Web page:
Why Blackjack Can Be Beaten


Unlike all other casino games, blackjack is unique in that the house advantage is completely dependent upon the decisions made by the player. For example, the completely self-destructive player theoretically could play at a 100% disadvantage, hitting all hands until he busted. However, a player could actually try to lose at craps, and still wind up a winner.

Blackjack is also the one casino game in which the odds are constantly changing. Roulette, for example has a built-in house edge of 5.26%. Craps, yield the house varying odds. The best player odds give the house approximately .8% on the total amount bet. With the "double odds" offered by some casinos, the player's disadvantage is as little as .6% on the total amount bet (although the house edge on the Pass Line Bet is still 1.4%.)

Also, note roulette balls and dice have "no memory." Just because red may have come up on a roulette wheel ten times in a row, doesn't mean that the color black is now "due." The color black has the same chance of appearing on the next roll that it did before. Just because a 7 was rolled in a craps game ten times in a row, doesn't change the odds one bit of it being rolled or not rolled again.

However, cards do have a "memory." Take this extreme example: In a single deck blackjack game, four players all receive a blackjack on the first round. Well, on the second round, the chances of any player now getting a Blackjack have dropped to zero since all four of the Aces are gone!

In this example, the content of the deck is now to the player's disadvantage since a player is paid 3 to 2 for any blackjack. And as you may have guessed, if the deck held an abundance of Aces, this is to the players advantage.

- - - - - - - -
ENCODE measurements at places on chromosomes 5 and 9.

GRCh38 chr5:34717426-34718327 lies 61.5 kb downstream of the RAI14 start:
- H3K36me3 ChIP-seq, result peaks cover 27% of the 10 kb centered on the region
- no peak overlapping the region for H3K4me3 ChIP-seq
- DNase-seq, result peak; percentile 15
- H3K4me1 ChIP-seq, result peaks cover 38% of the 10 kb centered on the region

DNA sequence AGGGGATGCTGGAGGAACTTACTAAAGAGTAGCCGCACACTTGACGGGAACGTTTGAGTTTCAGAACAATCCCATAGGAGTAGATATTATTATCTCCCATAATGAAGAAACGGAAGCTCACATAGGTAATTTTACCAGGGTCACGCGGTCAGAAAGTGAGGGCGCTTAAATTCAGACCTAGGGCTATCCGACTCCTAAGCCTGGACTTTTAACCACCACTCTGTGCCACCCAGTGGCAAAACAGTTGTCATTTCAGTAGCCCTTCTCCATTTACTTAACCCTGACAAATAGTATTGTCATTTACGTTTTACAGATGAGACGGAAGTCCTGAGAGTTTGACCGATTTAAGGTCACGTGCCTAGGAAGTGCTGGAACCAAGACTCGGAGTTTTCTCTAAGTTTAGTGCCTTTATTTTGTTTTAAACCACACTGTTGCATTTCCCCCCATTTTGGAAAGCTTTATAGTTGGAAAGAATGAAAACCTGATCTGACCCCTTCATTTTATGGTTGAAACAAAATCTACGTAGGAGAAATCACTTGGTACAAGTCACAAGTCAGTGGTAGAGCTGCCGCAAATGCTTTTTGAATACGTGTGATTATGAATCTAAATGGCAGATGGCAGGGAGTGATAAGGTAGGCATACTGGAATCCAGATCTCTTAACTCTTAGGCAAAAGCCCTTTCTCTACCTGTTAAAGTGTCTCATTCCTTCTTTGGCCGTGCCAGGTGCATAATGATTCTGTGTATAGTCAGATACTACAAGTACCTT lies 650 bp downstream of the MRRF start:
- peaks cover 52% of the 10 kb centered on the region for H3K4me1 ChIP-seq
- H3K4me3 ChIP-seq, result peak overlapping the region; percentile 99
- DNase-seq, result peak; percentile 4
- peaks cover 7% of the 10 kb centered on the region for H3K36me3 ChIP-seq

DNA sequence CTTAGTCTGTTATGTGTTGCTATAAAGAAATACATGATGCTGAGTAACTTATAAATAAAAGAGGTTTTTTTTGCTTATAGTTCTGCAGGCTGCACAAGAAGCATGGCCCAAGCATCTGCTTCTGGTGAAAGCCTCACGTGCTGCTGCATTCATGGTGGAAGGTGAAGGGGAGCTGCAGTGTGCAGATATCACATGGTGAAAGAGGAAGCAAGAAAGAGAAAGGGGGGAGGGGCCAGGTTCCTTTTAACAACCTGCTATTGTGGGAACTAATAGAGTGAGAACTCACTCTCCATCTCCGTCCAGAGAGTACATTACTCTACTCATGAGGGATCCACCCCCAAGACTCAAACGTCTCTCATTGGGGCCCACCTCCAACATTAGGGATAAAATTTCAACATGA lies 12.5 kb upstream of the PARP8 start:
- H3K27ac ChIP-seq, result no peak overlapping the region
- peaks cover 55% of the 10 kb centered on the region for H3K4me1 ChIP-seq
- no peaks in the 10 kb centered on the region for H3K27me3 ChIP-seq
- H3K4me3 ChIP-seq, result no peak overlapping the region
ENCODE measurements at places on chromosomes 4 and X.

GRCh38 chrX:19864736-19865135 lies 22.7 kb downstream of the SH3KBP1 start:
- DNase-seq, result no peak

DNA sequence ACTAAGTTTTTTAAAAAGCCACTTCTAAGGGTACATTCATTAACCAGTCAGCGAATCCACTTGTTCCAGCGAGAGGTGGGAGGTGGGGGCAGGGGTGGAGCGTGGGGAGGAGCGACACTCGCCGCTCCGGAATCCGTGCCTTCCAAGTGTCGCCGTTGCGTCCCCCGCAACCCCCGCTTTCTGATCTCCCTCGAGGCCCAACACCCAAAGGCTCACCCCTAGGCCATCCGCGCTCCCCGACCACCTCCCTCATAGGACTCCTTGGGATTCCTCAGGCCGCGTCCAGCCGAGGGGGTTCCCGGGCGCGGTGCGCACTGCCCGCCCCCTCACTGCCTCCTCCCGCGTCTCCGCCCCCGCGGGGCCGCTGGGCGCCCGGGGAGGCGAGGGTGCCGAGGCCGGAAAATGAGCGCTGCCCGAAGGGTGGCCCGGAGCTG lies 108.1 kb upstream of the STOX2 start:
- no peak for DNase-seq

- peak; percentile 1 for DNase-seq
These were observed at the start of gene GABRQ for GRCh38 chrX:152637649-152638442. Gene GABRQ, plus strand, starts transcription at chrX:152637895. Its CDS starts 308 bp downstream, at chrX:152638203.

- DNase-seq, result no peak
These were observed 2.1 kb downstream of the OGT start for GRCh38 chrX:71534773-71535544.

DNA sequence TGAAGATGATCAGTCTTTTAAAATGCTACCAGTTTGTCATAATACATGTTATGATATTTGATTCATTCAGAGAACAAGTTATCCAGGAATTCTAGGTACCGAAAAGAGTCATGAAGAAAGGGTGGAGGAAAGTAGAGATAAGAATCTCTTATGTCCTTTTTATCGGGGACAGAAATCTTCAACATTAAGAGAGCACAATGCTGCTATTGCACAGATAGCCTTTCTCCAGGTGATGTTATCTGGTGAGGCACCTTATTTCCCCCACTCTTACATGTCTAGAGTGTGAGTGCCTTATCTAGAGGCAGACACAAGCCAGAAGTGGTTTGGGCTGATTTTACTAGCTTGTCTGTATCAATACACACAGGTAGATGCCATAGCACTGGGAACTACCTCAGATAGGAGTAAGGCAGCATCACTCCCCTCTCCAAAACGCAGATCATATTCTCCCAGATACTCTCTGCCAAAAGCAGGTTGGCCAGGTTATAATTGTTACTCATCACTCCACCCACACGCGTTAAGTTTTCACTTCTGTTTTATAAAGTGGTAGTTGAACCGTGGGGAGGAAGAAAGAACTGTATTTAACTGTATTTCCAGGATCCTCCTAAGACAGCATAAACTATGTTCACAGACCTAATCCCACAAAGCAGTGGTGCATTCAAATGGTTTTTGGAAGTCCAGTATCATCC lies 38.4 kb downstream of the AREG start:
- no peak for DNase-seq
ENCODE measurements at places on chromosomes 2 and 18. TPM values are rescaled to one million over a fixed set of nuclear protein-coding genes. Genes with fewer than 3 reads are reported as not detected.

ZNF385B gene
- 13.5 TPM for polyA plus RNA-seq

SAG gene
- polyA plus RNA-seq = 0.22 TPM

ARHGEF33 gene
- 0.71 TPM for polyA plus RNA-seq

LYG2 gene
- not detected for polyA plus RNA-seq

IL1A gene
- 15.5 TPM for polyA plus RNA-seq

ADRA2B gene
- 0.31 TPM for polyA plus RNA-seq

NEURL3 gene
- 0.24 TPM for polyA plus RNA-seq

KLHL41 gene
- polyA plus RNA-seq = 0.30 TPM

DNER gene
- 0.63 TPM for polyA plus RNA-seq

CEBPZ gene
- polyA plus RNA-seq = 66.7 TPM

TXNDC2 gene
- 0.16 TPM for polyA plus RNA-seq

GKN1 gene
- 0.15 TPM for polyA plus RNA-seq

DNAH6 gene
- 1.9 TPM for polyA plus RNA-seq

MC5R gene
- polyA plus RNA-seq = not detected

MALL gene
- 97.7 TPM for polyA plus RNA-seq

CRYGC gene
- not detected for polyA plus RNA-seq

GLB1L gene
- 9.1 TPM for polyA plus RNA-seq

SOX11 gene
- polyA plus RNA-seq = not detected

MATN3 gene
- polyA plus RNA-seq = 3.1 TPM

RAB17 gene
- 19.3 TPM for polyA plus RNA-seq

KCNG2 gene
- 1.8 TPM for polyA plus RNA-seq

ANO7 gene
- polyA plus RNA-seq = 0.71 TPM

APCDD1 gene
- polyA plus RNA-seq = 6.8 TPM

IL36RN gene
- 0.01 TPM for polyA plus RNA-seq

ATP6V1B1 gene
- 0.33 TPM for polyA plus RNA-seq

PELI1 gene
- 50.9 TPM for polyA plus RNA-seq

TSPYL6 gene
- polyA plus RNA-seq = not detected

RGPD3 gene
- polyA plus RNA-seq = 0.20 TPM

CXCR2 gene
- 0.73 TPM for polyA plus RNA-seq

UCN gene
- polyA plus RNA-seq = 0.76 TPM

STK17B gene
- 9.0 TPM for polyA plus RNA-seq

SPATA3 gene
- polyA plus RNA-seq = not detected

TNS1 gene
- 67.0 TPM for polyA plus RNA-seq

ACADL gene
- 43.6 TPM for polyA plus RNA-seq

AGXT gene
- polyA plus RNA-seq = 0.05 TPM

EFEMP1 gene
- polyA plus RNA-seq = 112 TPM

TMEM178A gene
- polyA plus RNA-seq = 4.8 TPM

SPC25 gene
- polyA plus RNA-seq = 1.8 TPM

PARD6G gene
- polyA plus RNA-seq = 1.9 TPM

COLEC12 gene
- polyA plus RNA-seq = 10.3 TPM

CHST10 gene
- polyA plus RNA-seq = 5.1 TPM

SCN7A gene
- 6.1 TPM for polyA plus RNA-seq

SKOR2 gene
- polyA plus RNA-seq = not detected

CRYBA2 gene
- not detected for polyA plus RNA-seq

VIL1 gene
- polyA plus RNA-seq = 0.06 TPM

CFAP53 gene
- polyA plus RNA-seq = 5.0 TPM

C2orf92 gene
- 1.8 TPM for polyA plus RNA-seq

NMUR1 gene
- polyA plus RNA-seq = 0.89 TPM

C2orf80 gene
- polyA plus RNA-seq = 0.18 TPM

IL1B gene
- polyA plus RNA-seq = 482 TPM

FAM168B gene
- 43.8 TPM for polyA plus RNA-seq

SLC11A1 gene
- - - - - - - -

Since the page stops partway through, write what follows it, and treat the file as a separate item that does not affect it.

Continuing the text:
Basically, when many 10's and Aces have been played, the deck favors the house. When many small cards relative to the number of Aces and 10's have been played, the deck favors the player.

The one advantage the house has over the player is the player must act first. For example, the player may bust with 23 points and it may turn out the dealer later too busts, with 24, a higher total than what the player busted with. However, the player's bet is already lost.

To compensate for that, the player has many advantages that the dealer does not have:

  • the player is paid 3 to 2 on a blackjack while the house is only paid even money on their blackjacks.
  • When it is advantageous to do so, the player is able to double his / her bet. The house never has this opportunity.
  • The player is able to split pairs and turn a bad hand into a couple of good hands.
  • If the deck is rich in 10's, the player is able to stand on his bad hands (12-16) while the dealer must hit.
  • The player is able to take insurance. (For the card counter, at times taking insurance can be the right play.)
  • If the casino offers it, the player may wish to exercise the "surrender option" and surrender half his bet. (Once again, at times a profitable play.)